I had lunch recently with a founder. We were talking about current and future board configuration for his company and he said “Up until this point, all my board seats were simply for sale. Whenever a new investor showed up, they wanted – and got – a board seat.”
I loved the phrase “board seat for sale.” It’s exactly the opposite of how I think about how to configure a board of directors, but I recognize that it’s a default case for many VCs and, subsequently for many entrepreneurs and companies.
It’s a bad default that needs to be reset.
I wrote about this a lot in my book Startup Boards: Getting the Most Out of Your Board of Directors.
In the past few years there have been some interesting changes. In pre-seed and seed stage companies, there’s been a trend against having board of directors. Instead, there is no formal board, or no formalism around the board, so it’s just a free for all between the collection of early investors (angels and pre-seed/seed VCs) and the founders. This can be fine, but often isn’t when there are challenging issues that involve founders, financing, execution, or conflicts. And, when things stall out, figuring out what to do is often harder for the founders because of the communication dynamics – or non-communication dynamics – that ensue.
Post seed boards tend to be founder and investor-centric. This is the norm that I’ve seen over the past 20 years. With each round, the new lead investor gets a board seat and all of the other significant investors get either a board seat or an observer seat. The board quickly ends up becoming VC heavy and the board room expands to have a bunch of investors in it since they all have observation rights. Having been in plenty of board meetings with over 20 people in the room, I can assure you that these meetings are ineffective at best and often trend toward useless.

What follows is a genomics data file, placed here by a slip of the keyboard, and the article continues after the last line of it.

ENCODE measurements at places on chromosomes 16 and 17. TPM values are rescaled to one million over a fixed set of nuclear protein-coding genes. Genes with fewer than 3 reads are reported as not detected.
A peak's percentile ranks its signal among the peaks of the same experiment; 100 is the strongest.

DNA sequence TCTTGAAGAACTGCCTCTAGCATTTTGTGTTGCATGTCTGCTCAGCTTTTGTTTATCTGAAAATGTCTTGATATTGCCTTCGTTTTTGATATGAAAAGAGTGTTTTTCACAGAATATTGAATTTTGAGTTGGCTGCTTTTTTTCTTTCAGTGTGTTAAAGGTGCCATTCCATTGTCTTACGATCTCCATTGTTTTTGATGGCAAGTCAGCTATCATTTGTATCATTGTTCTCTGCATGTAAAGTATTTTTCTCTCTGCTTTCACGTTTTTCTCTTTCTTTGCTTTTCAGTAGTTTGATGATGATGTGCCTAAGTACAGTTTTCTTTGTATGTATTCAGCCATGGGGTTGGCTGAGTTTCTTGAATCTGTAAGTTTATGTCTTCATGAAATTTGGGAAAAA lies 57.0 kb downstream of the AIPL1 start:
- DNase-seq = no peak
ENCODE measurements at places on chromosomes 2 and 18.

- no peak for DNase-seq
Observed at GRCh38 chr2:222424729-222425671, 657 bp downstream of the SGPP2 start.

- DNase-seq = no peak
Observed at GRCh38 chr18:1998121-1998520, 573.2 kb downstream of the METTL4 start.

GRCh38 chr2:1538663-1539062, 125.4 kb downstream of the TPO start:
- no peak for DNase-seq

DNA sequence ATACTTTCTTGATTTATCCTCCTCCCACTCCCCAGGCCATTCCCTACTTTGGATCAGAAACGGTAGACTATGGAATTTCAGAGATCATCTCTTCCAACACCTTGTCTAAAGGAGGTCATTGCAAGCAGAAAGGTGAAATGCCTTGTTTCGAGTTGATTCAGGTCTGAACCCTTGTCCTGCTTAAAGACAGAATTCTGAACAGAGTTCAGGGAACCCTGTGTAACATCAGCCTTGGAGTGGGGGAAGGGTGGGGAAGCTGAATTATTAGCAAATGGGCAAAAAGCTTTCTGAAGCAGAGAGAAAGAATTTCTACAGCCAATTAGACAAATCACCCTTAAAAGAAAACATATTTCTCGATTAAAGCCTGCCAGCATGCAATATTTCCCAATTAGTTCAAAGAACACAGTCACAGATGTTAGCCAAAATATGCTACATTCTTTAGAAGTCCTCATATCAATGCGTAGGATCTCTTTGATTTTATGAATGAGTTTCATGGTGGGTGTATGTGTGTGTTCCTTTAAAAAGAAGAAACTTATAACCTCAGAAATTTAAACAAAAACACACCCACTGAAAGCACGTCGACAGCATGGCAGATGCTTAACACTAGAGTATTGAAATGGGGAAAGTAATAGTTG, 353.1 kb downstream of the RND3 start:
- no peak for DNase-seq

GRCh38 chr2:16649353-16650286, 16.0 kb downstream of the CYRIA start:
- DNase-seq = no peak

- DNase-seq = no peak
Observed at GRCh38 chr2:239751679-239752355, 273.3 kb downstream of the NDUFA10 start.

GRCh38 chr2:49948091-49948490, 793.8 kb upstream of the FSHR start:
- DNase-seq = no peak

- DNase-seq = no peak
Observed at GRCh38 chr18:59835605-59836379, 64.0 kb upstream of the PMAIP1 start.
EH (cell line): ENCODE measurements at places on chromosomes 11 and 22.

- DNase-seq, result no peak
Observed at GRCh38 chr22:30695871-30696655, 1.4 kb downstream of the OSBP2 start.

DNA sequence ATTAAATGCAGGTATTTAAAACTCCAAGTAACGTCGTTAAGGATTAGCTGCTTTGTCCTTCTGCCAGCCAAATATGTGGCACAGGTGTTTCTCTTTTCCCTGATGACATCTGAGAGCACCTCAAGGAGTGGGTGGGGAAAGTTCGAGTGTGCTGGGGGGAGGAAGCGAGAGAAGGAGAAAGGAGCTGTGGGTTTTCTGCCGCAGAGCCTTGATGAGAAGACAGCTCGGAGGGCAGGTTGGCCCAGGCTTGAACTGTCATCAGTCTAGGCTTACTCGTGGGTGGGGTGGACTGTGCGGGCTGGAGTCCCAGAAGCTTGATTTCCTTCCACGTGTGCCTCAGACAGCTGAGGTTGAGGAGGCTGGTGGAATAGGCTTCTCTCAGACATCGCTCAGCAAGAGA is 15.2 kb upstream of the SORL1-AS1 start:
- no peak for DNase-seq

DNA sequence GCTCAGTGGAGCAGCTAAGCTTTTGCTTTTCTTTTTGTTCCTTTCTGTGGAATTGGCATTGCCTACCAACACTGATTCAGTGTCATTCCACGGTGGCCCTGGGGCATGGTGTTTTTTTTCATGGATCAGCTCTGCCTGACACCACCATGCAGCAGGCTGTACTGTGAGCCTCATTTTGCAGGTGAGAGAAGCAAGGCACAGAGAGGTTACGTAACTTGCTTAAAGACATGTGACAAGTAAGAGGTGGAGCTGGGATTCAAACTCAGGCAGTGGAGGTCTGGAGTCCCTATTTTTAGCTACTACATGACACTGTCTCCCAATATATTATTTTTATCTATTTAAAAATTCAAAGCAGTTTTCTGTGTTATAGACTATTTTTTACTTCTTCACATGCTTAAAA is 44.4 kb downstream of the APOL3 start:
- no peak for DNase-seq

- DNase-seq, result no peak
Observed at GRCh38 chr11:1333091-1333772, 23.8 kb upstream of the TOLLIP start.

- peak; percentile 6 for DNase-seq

One approach to this is the pre-board meeting, where only the board members meet with the CEO prior to the board meeting (similar to an executive session of the board.) This is an effective way to deal with part of the problem, but it then makes the board meeting, in the words of a good friend and fellow VC, kabuki theater.
I prefer dealing with reality. I have a deeply held belief that as long as I support the CEO, I work for her. Yes, I do have some formal governance responsibilities as a board member which I take seriously and am deliberate around them. But most of my activity with a company is in support of the CEO. When I find myself in a position where I don’t support the CEO, it’s my job to do something about that, which does not mean “fire the CEO.” Instead, I have to confront what is going on, first with myself, then with the CEO, and finally with the rest of the board, in an effort to get back to a good and aligned place with the CEO.
As a result, especially for early stage and high growth companies, I think the CEO and founders should be deliberate about the board configuration. I like to have outside directors on the board early as it helps the CEO and founders learn how to recruit and engage non-investor directors. The CEO can learn how to build and manage the board and get value out of board members beyond the classical dynamics around an investor board member.
Most of all, I hate the notion of board seats for sale. I get that many investors want board seats as part of their investment. I appreciate that some now have strategies of never taking board seats. But too few VCs think hard about what the right board configuration is at the point in time that a company is doing a new financing. I think that’s a miss on the part of VCs and I encourage CEOs to think harder about this.
I have been to thousands of board meetings. Maybe tens of thousands. I’ve done them in person, on the phone, and on video conference. Most of the time I think I’m additive to the mix. Yesterday I had a board meeting (where I was remote on video) where on reflection I was a lousy participant and miserable contributor to the meeting.
I had a really nice dinner with a founder of a company that was recently acquired by a company I’m on the board of. I vented a little about the board meeting to him at the beginning of dinner and then he asked me questions about how I think a great board meeting should work. As I was talking and explaining, I realized the board meeting wasn’t crummy. Instead, I was lousy. So when I got home, I sent the following note to the CEO and the largest VC investor in on the board (who I view as the lead director for this company.)
Dear CEO, Lead Director:
Post dinner, I thought I’d drop you another note. Please feel free to share with the entire management team if you’d like.
I thought I was a shitty board member today.
1. I was late. My brother had surgery today so I had an excuse, but that set a crummy tone.
2. I was painfully bored by the first 90 minutes. I let myself get frustrated as you read us the board package. I know some board members like this and while I don’t, that’s my problem, not yours. You get to run the board meeting however you want.